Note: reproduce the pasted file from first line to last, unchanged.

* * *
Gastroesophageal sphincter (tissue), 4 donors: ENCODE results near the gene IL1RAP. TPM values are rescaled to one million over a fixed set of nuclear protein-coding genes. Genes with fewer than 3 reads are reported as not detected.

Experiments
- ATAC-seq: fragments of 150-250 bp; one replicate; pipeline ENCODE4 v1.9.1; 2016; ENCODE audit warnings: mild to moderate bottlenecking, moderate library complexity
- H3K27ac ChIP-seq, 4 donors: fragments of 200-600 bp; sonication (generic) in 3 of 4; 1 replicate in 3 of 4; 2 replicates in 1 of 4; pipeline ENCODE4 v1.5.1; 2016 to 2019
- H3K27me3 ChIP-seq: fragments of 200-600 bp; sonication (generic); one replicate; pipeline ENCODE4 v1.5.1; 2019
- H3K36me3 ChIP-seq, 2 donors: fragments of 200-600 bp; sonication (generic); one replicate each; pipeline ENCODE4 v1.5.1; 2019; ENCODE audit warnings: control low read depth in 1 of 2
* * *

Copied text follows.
Gastroesophageal sphincter (tissue), 4 donors: ENCODE results near the gene IL1RAP. TPM values are rescaled to one million over a fixed set of nuclear protein-coding genes. Genes with fewer than 3 reads are reported as not detected.

Experiments
- ATAC-seq: fragments of 150-250 bp; one replicate; pipeline ENCODE4 v1.9.1; 2016; ENCODE audit warnings: mild to moderate bottlenecking, moderate library complexity
- H3K27ac ChIP-seq, 4 donors: fragments of 200-600 bp; sonication (generic) in 3 of 4; 1 replicate in 3 of 4; 2 replicates in 1 of 4; pipeline ENCODE4 v1.5.1; 2016 to 2019
- H3K27me3 ChIP-seq: fragments of 200-600 bp; sonication (generic); one replicate; pipeline ENCODE4 v1.5.1; 2019
- H3K36me3 ChIP-seq, 2 donors: fragments of 200-600 bp; sonication (generic); one replicate each; pipeline ENCODE4 v1.5.1; 2019; ENCODE audit warnings: control low read depth in 1 of 2